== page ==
As before, I didn't wait for the 'official' exit point but slipped a few metres off the ridge into the completely clear rubber estate, we had spent nearly an hour in the jungle from the wallow at the first summit but by taking our time and ensuring a clear route we had avoided any scratches. Down we went.
My original plan had been to follow paths and go down through the rubber to the base of the cleared area above the Hakka Centre and then climb up again to the usual view point. However, at the first U bend, there was a tempting 'half trail' into the cleared area. Yuehong pointed out correctly that what was ahead of us was originally covered in rubber terraces and it was clear she fancied following one, especially as it would have a water pipe for guidance.
I was rather reluctant and eventually we went our slightly separate ways; as happens increasingly these days, Yuehong's eye for a route was better than mine and she joined the path up from the bottom a couple of minutes ahead of me. "Would you like some water?" she offered. I declined, we had now only a short climb back up to the ridge.
By now the sun had vanished and there were spots of rain in the air, but I needed a banana break and a proper drink. As they say "Here's one I took earlier.", two days ago as it happens and it didn't look anything like so good this time.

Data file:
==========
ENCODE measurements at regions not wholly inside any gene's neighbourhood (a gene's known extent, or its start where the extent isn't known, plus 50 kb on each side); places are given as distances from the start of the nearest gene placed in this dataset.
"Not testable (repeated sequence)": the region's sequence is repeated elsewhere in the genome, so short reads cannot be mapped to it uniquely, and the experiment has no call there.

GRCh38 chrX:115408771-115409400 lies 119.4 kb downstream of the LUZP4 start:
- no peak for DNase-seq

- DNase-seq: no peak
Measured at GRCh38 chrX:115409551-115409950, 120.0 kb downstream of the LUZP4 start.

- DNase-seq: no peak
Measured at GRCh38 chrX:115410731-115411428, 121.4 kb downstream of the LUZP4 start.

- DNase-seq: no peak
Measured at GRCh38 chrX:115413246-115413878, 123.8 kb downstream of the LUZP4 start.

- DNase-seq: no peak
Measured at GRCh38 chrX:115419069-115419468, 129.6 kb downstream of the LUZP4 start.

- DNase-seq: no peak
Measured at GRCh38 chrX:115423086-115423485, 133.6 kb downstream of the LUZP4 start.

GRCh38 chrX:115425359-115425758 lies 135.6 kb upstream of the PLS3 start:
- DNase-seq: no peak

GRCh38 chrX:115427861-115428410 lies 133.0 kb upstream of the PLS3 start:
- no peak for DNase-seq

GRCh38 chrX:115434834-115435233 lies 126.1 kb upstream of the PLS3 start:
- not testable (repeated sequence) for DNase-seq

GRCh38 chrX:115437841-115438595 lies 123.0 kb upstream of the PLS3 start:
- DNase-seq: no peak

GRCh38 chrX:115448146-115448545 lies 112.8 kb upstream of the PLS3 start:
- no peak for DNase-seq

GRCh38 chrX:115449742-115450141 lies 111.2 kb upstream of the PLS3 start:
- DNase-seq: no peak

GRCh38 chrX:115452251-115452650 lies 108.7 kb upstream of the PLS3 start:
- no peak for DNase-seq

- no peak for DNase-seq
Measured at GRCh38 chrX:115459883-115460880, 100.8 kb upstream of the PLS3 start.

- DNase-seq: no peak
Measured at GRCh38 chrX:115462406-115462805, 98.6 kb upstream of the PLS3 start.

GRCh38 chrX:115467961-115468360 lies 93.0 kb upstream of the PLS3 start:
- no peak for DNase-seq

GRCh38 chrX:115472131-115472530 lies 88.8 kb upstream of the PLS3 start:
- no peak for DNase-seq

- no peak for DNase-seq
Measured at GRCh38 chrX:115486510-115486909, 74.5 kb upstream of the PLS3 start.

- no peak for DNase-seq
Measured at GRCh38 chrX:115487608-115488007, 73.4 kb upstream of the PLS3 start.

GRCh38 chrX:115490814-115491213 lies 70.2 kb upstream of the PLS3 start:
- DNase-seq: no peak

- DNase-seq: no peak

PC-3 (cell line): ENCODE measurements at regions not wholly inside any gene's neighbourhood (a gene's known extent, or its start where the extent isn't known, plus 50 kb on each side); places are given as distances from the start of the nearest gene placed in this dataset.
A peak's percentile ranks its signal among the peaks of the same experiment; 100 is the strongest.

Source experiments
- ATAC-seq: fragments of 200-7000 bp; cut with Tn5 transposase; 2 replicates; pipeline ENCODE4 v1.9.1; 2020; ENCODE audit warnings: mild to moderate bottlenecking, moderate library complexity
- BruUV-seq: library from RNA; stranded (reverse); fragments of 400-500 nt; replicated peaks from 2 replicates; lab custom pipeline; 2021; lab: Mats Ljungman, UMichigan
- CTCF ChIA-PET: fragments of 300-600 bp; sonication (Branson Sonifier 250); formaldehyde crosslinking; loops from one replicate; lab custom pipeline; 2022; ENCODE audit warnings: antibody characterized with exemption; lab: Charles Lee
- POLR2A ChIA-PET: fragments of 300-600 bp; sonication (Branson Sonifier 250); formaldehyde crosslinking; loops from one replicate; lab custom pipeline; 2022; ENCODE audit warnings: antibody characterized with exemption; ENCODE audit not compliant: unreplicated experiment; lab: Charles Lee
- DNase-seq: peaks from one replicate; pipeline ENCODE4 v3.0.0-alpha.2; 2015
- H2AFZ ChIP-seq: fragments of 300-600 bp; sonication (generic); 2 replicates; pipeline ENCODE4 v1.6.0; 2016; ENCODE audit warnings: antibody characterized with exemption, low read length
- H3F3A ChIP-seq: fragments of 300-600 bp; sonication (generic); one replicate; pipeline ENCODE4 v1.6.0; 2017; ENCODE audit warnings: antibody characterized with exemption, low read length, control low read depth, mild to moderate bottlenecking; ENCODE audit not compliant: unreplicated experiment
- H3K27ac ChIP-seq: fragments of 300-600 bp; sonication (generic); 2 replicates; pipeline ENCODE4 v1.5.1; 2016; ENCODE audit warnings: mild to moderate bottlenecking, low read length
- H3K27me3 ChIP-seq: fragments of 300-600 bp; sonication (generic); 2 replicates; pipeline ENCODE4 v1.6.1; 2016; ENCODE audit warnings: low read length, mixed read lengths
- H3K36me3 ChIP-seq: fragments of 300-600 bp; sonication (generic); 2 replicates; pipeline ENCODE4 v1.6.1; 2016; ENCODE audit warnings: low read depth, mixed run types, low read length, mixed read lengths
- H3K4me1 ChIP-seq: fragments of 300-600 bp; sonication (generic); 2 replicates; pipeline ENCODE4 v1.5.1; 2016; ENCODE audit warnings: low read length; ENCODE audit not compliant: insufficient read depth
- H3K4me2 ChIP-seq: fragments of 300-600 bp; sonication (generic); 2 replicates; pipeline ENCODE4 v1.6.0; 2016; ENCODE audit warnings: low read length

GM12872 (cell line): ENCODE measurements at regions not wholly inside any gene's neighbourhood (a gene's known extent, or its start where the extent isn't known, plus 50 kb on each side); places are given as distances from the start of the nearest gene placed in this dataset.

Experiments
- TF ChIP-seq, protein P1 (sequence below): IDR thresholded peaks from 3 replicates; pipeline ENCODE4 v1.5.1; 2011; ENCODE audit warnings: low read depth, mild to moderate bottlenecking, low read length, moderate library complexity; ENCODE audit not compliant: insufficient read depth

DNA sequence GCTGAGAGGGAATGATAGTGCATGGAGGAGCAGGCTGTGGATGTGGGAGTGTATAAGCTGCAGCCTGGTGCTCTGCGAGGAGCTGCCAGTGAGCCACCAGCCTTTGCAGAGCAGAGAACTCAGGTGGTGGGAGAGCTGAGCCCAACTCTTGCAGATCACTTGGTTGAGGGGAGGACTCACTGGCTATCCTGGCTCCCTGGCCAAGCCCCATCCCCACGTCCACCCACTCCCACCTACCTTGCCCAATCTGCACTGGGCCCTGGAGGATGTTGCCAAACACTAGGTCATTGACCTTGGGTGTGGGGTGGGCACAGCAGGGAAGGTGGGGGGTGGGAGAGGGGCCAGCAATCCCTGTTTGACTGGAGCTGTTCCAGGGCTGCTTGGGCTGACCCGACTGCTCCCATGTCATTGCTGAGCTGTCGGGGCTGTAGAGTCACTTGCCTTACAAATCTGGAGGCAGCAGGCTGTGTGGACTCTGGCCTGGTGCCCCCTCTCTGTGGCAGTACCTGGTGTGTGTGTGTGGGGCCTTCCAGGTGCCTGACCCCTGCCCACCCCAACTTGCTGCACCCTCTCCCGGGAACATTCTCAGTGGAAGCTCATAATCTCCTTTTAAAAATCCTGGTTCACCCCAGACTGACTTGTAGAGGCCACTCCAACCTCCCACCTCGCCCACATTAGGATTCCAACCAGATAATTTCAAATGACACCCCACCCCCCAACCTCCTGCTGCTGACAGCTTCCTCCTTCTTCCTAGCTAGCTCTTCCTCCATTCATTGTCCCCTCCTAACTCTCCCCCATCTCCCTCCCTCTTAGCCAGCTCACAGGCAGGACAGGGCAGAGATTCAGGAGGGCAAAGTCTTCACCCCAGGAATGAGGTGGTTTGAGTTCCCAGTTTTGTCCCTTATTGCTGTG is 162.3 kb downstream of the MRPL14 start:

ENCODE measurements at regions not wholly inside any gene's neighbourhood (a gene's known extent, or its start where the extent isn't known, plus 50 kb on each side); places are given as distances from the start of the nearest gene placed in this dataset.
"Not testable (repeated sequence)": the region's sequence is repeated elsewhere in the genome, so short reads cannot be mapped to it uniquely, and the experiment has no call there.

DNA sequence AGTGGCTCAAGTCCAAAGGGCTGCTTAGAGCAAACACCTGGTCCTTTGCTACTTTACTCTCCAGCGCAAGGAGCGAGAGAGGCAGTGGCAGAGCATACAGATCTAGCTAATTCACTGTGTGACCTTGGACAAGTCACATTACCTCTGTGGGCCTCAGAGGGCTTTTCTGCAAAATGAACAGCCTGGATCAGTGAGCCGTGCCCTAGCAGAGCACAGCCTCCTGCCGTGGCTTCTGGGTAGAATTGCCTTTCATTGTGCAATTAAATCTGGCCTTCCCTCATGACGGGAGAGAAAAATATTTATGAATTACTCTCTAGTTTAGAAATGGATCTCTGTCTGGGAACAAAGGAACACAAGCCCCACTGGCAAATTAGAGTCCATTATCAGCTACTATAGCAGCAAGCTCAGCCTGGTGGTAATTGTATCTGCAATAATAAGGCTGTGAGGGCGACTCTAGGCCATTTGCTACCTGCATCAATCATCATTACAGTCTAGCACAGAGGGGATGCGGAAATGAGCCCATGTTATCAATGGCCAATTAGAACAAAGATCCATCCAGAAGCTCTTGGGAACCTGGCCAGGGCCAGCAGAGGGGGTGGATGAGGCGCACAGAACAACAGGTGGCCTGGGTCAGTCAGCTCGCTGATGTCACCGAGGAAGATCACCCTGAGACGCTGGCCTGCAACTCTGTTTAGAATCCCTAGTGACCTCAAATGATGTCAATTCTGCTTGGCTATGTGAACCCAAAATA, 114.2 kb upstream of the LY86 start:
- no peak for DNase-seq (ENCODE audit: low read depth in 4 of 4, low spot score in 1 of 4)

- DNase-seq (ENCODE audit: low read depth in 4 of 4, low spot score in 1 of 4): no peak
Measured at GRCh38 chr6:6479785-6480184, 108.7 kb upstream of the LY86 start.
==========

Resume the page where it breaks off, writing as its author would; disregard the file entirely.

It was indeed gloomy as we headed west back towards Bukit Gemuroh, very soon we were at the black water barrels.
For the second time we headed into the forest, but as we had been here two days before we knew it would pose no immediate problems, we just needed to clear a small entrance. Penang's weather was as fickle as ever and the clouds melted and let the sun through as we started onwards.
Ahead a left turn was needed down the side ridge towards Telok Kumbar, we noted the boundary marker and quickly refound the wild boar wallow (NOT the one we had seen earlier today!).
There are no trails as such here, the second turn, to the right, was potentially much more tricky, we knew it was just after the first set of small trees down and this log looked familiar. I was very glad that it was not some time since we had been here because it would have been very easy to choose wrongly. Too early and we would have missed the top of our durian orchard and had rather further to descend in the forest, bad news for our knees. If we had gone too far we might have been trapped into going all the way down to Teluk Kumbar, there being no known path ahead.